2. Harley Warren


    When you put it in those terms, sounds like it’s the course we’ve taken, though nothing to that scale.


  3. alexbc

    Very lucid article. Most commentators are finally acknowledging that Pettis has been right (for like 10+ years now) about China’s development. A few notes, however:

    “Assuming 8% growth…” – There won’t be 8% growth. The necessary slowdown in investment, coupled with rises in consumption, will bring the growth rate down to about 3%. Most growth is driven by investment, meaning the rapid rates can’t be sustained without it. Slower growth would be better for China; it would distribute the wealth among households, rather than to SOEs and the state. This is a difficult transition, though, highlighting that China may actually face more political issues than economic ones. Slower growth means a loss of prestige for the state

    “Thrifty” – Asia isn’t thrifty by culture or by nature, but by policy. The single biggest mistake many commentators have made about China is not recognizing that low consumption is an essential part of the growth model – the wealth transferred from households to the state (via low real interest rates) funds the investment at the expense of personal incomes for households. It’s a policy decision, plain and simple.

  4. Hugh

    “China’s high growth rate has not created a commensurate level of new jobs or boosted incomes.”

    It is always a little disconcerting reading Das. As here, he has wealth inequality and kleptocracy staring him in the face and for all his analytic skills it takes him to the very end of his piece to even get around to mentioning that oh yes, wealth inequality might be a little destabilizing, but he still doesn’t get that this is a feature of the system, and not an unintended consequence. Sure what is going on in China –kleptocracy– is unsustainable. It’s unsustainable here and in Europe as well. This doesn’t keep the kleptocrats and looting elites from kicking the can down the road for as long as they can.

    “China’s major trading partners – Europe and US – find themselves trapped in a period of low growth and high unemployment as they deleverage.”

    “Deleverage” is one of those strange words I see crop up that seems to mean one thing but really means something quite different. The casino for the 1% is still open. It isn’t really the rich or corps that are deleveraging. Just look at the soaring stock markets despite slow economic growth everywhere. Deleveraging rather is code for austerity and dumping liabilities on to the 99%s of the world.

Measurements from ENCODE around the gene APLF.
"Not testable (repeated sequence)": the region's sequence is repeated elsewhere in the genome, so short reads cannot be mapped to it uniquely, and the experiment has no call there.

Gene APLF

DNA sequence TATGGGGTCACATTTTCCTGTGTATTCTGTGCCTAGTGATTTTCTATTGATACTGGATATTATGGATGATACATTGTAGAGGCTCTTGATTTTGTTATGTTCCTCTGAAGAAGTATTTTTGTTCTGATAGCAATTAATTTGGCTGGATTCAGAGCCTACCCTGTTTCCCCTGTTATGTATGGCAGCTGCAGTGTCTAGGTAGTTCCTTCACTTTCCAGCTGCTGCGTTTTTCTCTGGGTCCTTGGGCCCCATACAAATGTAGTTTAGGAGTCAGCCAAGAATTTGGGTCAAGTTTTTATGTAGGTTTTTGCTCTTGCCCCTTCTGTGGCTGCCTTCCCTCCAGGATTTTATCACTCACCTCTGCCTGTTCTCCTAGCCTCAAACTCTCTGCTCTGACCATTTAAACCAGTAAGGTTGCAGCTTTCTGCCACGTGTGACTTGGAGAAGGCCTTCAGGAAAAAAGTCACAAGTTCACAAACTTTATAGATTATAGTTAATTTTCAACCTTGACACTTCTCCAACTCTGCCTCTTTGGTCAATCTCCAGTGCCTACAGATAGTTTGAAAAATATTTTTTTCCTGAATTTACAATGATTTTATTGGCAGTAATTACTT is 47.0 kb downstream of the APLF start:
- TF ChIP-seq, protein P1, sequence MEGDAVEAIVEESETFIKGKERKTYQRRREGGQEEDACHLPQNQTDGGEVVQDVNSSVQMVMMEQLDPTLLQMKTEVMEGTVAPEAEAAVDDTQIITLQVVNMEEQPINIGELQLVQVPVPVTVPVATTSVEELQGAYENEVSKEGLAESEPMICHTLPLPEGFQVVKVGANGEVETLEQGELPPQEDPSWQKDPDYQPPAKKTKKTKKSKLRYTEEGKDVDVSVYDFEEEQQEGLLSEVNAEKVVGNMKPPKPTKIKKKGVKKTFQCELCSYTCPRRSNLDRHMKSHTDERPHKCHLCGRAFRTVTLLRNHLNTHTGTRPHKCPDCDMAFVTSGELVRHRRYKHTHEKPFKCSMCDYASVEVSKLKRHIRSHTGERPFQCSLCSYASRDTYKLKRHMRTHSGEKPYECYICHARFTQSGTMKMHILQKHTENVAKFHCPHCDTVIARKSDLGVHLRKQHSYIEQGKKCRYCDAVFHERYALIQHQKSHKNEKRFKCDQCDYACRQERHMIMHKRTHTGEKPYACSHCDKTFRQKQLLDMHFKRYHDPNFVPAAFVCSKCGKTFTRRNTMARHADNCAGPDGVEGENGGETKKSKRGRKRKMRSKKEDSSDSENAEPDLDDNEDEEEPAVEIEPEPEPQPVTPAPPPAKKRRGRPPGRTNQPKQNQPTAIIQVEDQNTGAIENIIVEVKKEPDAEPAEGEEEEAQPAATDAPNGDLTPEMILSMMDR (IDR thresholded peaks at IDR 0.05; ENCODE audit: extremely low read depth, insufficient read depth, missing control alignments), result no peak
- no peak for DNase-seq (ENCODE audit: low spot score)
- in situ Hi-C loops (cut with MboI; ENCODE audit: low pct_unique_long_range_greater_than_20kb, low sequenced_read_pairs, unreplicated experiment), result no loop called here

1. charles sereno

      Some will argue that the introduction of “kleptocracy” (Deng Xiaoping) led China into a better future than it might otherwise have had. Along that same line of thought, the growing cohort of the old, once thrown under the bus, might also provide “green shoots” for a “Greater Sustainable China.” I just don’t believe that the end justifies the means.

      1. Blissex

        «the introduction of “kleptocracy” (Deng Xiaoping) led China into a better future than it might otherwise have had»

        This is a very good point that I wanted to make myself, so I have to agree a lot, and add a bit of value by explaining.

        But first let me recommend reading the memories of Zhao Ziyang. The first half is the account of Tiananmen and the party infighting, but the real meat for me is the second part, where he describes the economic policies of China under Deng, and their motivations, and other sometimes astonishing details (his point that the main responsibility of the Secretary of the Communist Party is spiritual leadership of the nation for example, something that he apparently took very seriously, while the country is actually run by the prime minister team).

        My impression is from that book and other details that the CCP takes very seriously the “mandate of heaven” tradition, and they understand that the analysis by Marx of economic evolution is fairly reliable, and China needed a phase of primitive accumulation of capital, and that such a phase cannot be pretty, and the best bet was to make it as short as possible.

  5. Glen

    It will indeed be interesting to see how China navigates this part of the world depression. To all outward appearances, China is playing the role America had in the last great depression, a growing manufacturing export power, natural resources, a young population, and a government seemingly set on stimulus to grow their economy.

    There is also ample evidence that China is participating in a financial war against the US and the EU to ensure it’s place on top of the heap at the end of this depression. To this end, it’s one great advantage, that it is not within the grip of the Wall St and London financial firms which have assumed power, and thus free to act beyond the artificial constraints imposed by that seriously corrupted and failing power of the kleptocracy This would, on it’s face seem to be a significant and compelling advantage in this contest.

    It’ll be interesting to see how it all plays out.

    1. Jim

      Glen, good comment, with one quibble.

      In 1930, the US median age was 26.5.